2017 ISAKOS Biennial Congress ePoster #1032
Normal Variation of Rotatory Knee Laxity in Athletes
Thomas R. Pfeiffer, MD, Cologne, NRW GERMANY
Ajay C. Kanakamedala, MD, Pittsburgh, PA UNITED STATES
Elmar Herbst, MD, PhD, Münster GERMANY
Kanto Nagai, MD, PhD, Kobe, Hyogo JAPAN
Adam Popchak, DPT, PhD, Pittsburgh, PA UNITED STATES
Amir Ata Rahnemai Azar, MD, Pittsburgh, PA UNITED STATES
Conor I. Murphy, MD, Pittsburgh, PA UNITED STATES
Volker Musahl, MD, Pittsburgh, PA UNITED STATES
University of Pittsburgh, Pittsburgh, Pensilvania, UNITED STATES
FDA Status Not Applicable
Healthy subjects have a mean side-to-side difference of 0.6mm of anterior translation of the lateral compartment of the knee during quantitative Pivot Shift test measured by a video-based 2-D image analysis based tablet technology.
Interindividual variations in generalized knee laxity are poorly understood. A subset of patients who are noted to have a pivot shift glide without any injury. However, it is unclear whether increased knee laxity is a risk factor for anterior cruciate ligament (ACL) injuries. Therefore, the purpose of this study was to determine the average anterior translation of the lateral compartment of the knee during a quantitative pivot shift test in a healthy collegiate athlete population. It was hypothesized that increased anterior translation would correlate with generalized ligamentous laxity, knee hyperextension, and increased anterior-posterior tibial translation.
98 healthy division I college athletes (Football, Soccer, Basketball, Baseball, Track and Field) between 18 and 25 years of age with no history of knee injury were tested. Study participants completed the Tegner and Marx Activity Scales, IKDC Subjective Knee Form (IKDC-SKF), and underwent physical examination consisting of ligamentous laxity testing using the rolimeter (Aircast, Europe) and measurement of active and passive ROM with a goniometer. A standardized pivot shift test was performed in both knees and quantified using tablet technology as previously described. Generalized ligamentous laxity was assessed using the Beighton score. Spearman’s rank correlation coefficient was used to analyze correlations. Significance was set at a p-value of < 0.05.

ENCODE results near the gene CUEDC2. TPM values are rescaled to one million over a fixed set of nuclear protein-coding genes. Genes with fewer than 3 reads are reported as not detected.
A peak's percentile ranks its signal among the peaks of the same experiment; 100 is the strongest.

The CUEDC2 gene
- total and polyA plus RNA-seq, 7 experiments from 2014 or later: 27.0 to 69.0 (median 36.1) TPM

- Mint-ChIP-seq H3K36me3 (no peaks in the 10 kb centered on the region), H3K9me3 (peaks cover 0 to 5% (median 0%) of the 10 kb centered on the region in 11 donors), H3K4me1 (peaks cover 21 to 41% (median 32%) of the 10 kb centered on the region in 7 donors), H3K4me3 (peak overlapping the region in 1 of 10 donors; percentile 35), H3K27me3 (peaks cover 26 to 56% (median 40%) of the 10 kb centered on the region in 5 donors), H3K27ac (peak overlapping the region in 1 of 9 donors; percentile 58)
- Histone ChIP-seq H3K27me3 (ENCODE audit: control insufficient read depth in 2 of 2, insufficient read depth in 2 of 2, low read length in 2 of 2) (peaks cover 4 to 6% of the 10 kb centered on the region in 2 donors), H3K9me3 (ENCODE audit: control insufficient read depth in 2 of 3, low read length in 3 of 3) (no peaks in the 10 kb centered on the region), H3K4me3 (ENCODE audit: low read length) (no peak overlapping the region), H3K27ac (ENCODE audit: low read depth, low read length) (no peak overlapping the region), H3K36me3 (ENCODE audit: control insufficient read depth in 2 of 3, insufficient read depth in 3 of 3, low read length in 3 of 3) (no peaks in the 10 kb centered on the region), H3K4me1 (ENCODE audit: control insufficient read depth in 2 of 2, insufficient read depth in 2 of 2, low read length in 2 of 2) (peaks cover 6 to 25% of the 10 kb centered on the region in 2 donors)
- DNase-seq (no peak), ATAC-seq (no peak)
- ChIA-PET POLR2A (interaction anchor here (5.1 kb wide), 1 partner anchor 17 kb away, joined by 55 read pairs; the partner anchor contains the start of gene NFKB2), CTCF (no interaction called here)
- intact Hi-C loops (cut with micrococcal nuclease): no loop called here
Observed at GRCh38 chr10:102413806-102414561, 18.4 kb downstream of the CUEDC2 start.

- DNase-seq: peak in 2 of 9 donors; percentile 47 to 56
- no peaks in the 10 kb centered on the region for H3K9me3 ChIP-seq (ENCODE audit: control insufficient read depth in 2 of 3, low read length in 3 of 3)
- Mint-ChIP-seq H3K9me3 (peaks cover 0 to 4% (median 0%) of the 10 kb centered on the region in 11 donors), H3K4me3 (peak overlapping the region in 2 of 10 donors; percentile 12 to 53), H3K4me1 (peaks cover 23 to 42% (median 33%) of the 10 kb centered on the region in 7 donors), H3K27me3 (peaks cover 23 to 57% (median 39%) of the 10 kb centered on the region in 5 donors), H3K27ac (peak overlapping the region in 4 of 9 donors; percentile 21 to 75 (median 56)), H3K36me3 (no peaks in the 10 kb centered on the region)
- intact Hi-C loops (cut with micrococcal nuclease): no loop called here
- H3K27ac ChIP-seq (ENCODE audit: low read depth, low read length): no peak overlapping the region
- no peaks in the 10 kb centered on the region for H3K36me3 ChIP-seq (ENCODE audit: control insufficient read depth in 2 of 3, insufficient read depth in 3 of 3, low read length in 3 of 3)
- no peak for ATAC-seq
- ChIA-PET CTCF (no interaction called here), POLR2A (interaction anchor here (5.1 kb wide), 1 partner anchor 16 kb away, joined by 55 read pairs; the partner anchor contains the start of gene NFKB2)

50 female and 48 male athletes with respective median Tegner and Marx scores of 10 (6-10) and 16 (4-16) were enrolled. The mean IKDC was 98.8 (+/-2,6) points and did not correlate significantly with quantitative Pivot Shift values (NS). The average anterior translation of the lateral compartment of the knee during the pivot shift test was found to be 1.6mm (0.1-7.1) and 1.7mm (0.3-5.7) for the right and left knees, respectively, with a mean side-to-side difference of 0.6mm (+/-0,7). Anterior translation of the lateral compartment of the knee during the pivot shift test was significantly higher in female (1.8/1.8 mm) than in male (1.3/1.6 mm) participants (p<0.05). There was a significant correlation between quantitative pivot shift values and anterior tibial translation as measured by the rolimeter (9.0 mm ±3,4; rho=0,34 p < 0.05). The median Beighton score was found to be 0 (range 0-5), indicating that no subject in this population had generalized ligamentous hyperlaxity. Further, the Beighton score did not correlate with anterior translation of the lateral compartment of the knee.
The main finding from this study is that healthy, competitive athletes have a mean anterior translation of the lateral compartment of the knee during the pivot shift test of 1.6 to 1.7mm. Prior studies on ACL injured patients reported a mean lateral translation of 2.0mm and 3.8mm for subjects with a low-grade and high-grade pivot shift, respectively. No correlation was found between knee laxity and patient-reported knee scores. This suggests that variation in knee laxity may not significantly affect knee-related function and quality of life of athletes. In the future, the data from this study might be helpful for clinicians when evaluating side-to-side differences in athletes with a possible ACL injury.